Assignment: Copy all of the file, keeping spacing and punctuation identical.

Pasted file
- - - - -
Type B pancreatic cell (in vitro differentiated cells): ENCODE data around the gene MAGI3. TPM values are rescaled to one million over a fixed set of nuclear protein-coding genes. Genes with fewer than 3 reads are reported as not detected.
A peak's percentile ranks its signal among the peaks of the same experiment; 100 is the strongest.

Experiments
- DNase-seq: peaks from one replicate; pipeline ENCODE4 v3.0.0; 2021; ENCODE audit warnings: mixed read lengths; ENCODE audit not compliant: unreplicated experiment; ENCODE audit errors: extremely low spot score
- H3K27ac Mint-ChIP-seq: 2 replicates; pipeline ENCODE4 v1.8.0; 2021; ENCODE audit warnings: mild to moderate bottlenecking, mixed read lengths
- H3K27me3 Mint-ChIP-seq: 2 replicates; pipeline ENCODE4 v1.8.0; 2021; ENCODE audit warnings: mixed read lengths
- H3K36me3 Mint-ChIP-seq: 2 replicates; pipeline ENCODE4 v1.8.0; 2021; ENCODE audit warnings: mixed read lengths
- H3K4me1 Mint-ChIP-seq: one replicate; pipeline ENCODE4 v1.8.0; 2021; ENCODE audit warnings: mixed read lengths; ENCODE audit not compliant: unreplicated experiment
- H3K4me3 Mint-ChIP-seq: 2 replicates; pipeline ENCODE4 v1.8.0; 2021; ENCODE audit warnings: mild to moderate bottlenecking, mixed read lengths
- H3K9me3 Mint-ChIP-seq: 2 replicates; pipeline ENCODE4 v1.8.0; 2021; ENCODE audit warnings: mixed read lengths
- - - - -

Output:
Type B pancreatic cell (in vitro differentiated cells): ENCODE data around the gene MAGI3. TPM values are rescaled to one million over a fixed set of nuclear protein-coding genes. Genes with fewer than 3 reads are reported as not detected.
A peak's percentile ranks its signal among the peaks of the same experiment; 100 is the strongest.

Experiments
- DNase-seq: peaks from one replicate; pipeline ENCODE4 v3.0.0; 2021; ENCODE audit warnings: mixed read lengths; ENCODE audit not compliant: unreplicated experiment; ENCODE audit errors: extremely low spot score
- H3K27ac Mint-ChIP-seq: 2 replicates; pipeline ENCODE4 v1.8.0; 2021; ENCODE audit warnings: mild to moderate bottlenecking, mixed read lengths
- H3K27me3 Mint-ChIP-seq: 2 replicates; pipeline ENCODE4 v1.8.0; 2021; ENCODE audit warnings: mixed read lengths
- H3K36me3 Mint-ChIP-seq: 2 replicates; pipeline ENCODE4 v1.8.0; 2021; ENCODE audit warnings: mixed read lengths
- H3K4me1 Mint-ChIP-seq: one replicate; pipeline ENCODE4 v1.8.0; 2021; ENCODE audit warnings: mixed read lengths; ENCODE audit not compliant: unreplicated experiment
- H3K4me3 Mint-ChIP-seq: 2 replicates; pipeline ENCODE4 v1.8.0; 2021; ENCODE audit warnings: mild to moderate bottlenecking, mixed read lengths
- H3K9me3 Mint-ChIP-seq: 2 replicates; pipeline ENCODE4 v1.8.0; 2021; ENCODE audit warnings: mixed read lengths